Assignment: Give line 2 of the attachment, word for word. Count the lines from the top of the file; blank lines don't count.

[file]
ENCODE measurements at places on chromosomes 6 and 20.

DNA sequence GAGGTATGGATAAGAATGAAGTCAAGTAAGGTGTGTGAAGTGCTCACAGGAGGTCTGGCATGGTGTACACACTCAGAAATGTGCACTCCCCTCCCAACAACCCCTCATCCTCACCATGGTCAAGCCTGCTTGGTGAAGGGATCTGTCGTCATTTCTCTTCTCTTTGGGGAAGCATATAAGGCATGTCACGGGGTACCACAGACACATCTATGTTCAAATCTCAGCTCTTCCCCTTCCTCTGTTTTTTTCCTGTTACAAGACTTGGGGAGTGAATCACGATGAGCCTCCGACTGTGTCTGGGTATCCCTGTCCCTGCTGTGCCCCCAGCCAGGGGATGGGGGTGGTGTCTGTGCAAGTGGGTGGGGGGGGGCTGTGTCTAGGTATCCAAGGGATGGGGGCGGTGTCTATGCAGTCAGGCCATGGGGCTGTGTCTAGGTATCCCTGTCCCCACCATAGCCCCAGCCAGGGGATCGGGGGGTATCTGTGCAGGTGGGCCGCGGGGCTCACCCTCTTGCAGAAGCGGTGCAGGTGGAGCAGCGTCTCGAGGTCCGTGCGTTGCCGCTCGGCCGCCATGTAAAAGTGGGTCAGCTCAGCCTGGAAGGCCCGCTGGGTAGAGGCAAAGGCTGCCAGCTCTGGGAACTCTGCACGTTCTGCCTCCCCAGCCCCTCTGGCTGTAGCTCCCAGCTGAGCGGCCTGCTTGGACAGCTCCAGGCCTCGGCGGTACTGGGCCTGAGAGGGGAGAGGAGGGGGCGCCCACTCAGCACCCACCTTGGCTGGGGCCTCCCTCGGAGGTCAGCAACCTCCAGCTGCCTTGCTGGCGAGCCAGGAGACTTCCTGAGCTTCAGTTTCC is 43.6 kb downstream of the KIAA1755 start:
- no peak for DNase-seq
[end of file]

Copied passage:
DNA sequence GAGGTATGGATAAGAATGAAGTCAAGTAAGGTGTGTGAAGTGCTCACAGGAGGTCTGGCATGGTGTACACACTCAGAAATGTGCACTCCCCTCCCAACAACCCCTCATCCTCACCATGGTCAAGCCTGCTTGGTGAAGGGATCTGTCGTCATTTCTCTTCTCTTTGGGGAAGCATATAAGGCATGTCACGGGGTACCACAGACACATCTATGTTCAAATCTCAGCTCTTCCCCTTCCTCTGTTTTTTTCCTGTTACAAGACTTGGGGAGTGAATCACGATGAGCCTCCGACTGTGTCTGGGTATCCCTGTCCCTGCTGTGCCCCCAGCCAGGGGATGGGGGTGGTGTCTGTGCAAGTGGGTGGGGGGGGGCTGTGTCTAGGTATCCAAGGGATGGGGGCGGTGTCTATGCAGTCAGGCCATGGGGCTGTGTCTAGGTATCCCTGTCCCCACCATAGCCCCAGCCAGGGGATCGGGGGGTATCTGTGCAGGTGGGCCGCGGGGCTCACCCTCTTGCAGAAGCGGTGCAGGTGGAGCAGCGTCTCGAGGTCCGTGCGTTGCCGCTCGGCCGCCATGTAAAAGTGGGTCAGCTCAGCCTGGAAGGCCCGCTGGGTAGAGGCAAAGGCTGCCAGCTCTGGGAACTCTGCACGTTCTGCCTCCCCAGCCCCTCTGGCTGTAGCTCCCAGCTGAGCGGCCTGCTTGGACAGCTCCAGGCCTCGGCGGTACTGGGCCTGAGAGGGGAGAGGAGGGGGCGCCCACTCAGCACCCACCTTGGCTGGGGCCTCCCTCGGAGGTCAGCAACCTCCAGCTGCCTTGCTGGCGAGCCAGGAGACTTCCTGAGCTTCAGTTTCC is 43.6 kb downstream of the KIAA1755 start: